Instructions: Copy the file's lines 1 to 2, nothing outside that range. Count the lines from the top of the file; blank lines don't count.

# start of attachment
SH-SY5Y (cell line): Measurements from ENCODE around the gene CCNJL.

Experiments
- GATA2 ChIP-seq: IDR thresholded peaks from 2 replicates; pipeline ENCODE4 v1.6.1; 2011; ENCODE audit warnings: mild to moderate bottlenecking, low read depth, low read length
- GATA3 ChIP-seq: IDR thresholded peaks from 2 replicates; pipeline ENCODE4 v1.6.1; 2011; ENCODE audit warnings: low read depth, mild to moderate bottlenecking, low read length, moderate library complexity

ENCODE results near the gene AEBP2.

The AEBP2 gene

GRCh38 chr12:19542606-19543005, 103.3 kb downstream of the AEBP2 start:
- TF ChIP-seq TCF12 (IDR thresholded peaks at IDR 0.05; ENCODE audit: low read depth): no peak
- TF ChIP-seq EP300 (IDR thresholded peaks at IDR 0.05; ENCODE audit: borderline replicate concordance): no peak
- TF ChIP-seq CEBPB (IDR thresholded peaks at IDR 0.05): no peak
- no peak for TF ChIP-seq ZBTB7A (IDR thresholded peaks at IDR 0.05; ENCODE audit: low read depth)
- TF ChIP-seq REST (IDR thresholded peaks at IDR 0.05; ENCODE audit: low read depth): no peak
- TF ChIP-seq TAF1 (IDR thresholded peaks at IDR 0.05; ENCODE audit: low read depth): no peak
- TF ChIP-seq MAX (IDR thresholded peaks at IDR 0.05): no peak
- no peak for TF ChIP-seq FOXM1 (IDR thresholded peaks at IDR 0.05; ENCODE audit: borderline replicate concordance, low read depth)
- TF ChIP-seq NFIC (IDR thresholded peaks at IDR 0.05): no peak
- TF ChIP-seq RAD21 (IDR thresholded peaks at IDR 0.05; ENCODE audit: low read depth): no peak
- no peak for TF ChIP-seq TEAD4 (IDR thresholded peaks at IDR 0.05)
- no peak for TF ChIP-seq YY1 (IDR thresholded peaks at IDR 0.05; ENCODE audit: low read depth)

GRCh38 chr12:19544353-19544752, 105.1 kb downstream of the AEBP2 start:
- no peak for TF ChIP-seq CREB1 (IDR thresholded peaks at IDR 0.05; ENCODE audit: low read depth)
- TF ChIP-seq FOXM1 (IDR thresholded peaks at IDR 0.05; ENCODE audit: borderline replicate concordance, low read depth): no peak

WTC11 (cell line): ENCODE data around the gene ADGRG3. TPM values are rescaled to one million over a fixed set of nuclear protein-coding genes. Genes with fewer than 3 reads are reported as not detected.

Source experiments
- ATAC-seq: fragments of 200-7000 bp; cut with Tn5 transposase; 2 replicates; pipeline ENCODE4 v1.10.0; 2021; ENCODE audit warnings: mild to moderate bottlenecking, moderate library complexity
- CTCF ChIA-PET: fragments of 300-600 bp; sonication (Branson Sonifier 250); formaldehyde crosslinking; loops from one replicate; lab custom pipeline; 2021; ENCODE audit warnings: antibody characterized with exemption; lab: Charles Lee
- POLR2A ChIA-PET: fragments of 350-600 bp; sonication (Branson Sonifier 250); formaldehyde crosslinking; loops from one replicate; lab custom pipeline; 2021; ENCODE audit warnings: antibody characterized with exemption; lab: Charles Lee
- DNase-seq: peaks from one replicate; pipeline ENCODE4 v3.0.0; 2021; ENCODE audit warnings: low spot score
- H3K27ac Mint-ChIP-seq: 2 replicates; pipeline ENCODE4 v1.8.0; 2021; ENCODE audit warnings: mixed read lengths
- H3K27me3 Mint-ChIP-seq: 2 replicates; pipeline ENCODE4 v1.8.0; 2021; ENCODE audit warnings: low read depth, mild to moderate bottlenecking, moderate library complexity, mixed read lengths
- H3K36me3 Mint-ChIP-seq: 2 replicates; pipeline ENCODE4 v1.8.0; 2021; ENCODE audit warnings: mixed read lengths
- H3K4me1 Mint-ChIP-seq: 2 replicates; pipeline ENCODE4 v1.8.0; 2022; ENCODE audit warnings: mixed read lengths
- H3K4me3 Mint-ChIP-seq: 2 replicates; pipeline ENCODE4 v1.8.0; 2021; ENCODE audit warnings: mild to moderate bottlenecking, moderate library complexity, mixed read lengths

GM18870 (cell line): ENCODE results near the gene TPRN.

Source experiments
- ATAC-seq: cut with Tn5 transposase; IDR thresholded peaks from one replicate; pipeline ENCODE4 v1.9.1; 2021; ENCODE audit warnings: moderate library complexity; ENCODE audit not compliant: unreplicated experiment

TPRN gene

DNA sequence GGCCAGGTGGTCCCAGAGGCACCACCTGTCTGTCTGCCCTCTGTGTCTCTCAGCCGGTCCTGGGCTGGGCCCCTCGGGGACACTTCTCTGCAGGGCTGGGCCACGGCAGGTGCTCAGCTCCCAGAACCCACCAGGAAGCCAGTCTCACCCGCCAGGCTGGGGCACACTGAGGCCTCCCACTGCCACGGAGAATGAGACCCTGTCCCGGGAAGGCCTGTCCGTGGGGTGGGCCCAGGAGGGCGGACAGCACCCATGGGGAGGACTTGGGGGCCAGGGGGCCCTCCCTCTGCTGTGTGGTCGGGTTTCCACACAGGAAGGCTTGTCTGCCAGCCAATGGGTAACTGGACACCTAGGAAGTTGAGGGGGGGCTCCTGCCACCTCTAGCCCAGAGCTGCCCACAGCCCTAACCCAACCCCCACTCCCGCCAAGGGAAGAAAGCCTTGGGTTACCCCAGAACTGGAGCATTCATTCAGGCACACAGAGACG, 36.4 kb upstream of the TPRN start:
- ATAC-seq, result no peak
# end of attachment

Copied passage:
SH-SY5Y (cell line): Measurements from ENCODE around the gene CCNJL.

Experiments